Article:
Vol. 34, No. 10
From the Courts
U.S. Court of Appeals for the Tenth Circuit
Tenth Circuit Summaries
Summaries of selected opinions appear on a space-available basis. The summaries are prepared for the Colorado Bar Association by Jenine Jensen and Catherine Campbell, licensed Colorado attorneys. The summaries of the U.S. Court of Appeals for the Tenth Circuit are provided as a service by the Colorado Bar Association and are not the official language of the Court. The Colorado Bar Association cannot guarantee the accuracy or completeness of the summaries.
Full copies of the Tenth Circuit decisions are accessible from the CBA website, http: //www.cobar.org/hotlinks.cfm (United States Courts link to the Tenth Circuit). Call The Colorado Lawyer Editorial Offices with questions: (303) 860-1118.
Involuntary Administration of Antipsychotic Medication—Competency—Mentally Ill Criminal Defendant
U. S. v. Morrison, No. 04-4174, 07/19/2005, D.Utah, Judge Hartz.
Defendant appeals a district court order authorizing involuntary administration of antipsychotic medication to render him competent to stand trial. There is a four-part test under Sell v. United States, 539 U.S. 166 (2003), for defining the limited circumstances in which the government can administer antipsychotic drugs involuntarily to a mentally ill criminal defendant to render the defendant competent. Before this test is to be applied, however, a court should determine whether it is appropriate to medicate the defendant to ensure his safety or the safety of others, under Washington v. Harper, 494 U.S. 210 (1990). The Tenth Circuit Court determines that the district court ordered involuntary medication without exploring whether involuntary medication would be proper under Harper, and the government did not seek involuntary medication under Harper.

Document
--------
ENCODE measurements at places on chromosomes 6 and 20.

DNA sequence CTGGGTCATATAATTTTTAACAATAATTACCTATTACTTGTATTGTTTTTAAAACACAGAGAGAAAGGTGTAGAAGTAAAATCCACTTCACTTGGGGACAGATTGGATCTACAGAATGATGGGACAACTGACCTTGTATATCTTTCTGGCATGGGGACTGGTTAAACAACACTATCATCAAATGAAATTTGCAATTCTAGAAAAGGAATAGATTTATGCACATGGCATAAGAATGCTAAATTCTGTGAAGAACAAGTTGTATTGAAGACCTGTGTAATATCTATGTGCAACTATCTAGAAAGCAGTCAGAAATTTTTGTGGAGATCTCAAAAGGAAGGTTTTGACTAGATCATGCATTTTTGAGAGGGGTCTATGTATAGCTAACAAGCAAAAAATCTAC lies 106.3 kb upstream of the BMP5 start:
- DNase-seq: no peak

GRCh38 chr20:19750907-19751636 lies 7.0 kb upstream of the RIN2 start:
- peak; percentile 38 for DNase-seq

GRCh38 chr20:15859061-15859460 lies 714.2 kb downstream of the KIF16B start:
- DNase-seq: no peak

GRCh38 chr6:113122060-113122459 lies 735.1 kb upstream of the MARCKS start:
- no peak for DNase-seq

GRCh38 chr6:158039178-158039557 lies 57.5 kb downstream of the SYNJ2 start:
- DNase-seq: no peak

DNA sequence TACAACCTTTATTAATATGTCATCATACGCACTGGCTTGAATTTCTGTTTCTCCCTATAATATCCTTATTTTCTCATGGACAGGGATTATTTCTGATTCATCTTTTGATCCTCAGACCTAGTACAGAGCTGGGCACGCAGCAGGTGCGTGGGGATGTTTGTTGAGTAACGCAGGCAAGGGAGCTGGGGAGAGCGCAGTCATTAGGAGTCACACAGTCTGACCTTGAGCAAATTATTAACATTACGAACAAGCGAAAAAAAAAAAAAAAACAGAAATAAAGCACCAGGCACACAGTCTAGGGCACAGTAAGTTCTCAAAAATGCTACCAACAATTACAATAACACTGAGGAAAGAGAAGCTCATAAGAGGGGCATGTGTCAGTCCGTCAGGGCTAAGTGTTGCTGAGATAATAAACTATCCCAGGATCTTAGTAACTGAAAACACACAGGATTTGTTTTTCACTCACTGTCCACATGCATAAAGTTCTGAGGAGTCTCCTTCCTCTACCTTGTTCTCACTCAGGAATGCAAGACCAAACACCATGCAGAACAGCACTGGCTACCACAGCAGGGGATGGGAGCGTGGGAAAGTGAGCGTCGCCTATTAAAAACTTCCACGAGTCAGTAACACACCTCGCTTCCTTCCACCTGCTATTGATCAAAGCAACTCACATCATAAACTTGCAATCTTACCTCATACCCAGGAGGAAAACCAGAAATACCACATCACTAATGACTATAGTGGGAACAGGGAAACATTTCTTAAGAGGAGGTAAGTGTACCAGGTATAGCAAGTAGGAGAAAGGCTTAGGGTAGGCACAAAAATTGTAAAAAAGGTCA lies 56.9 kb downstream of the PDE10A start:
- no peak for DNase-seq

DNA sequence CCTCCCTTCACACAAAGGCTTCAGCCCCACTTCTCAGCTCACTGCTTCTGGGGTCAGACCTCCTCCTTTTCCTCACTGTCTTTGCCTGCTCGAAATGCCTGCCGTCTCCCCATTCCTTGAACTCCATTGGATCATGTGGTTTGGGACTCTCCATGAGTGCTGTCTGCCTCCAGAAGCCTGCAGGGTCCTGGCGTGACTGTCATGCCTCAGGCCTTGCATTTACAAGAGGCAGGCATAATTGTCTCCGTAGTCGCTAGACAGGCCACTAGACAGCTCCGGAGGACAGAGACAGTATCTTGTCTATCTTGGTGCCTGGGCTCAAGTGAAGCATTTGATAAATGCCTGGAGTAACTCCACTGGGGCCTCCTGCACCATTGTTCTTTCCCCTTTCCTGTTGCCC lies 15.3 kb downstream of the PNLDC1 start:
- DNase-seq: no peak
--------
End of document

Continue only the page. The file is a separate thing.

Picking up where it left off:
The Tenth Circuit reverses the district court’s order and remands for further proceedings. The Harper inquiry should have preceded the Sell inquiry.
Defendant has been confined beyond the usual amount of time for his offense. Unless defendant is so dangerous that an unusually extended prison sentence is appropriate, the governmental interest in separating him from society is unlikely to be served by a future criminal trial. The case is remanded for the district court to require the government to proceed under Harper, or explain why it does not do so. If involuntary medication is not appropriate under Harper, the district court may reconsider whether an involuntary medication order is appropriate under Sell.
Civil Rights—Unlawful Search—Color of Law—Private Conduct Insufficient
Yanaki v. Iomed, Inc., No. 04-4061, 07/26/2005, D.Utah, Judge Murphy.
After plaintiff left his employment with defendant Iomed, Inc., defendant sued him in a state court, claiming he had misappropriated trade secrets and breached a confidentiality agreement. Iomed obtained an ex parte order from the state court to search the plaintiff’s home and take his computers. The state court also issued an order for the police to assist in the search, and the police seized plaintiff’s computers. Plaintiff then brought this action against Iomed in federal court, alleging that his rights to be free from unreasonable searches and seizures and to due process were violated by the search. The district court held that plaintiff failed to allege facts showing that his rights were violated under color of law, and dismissed the case.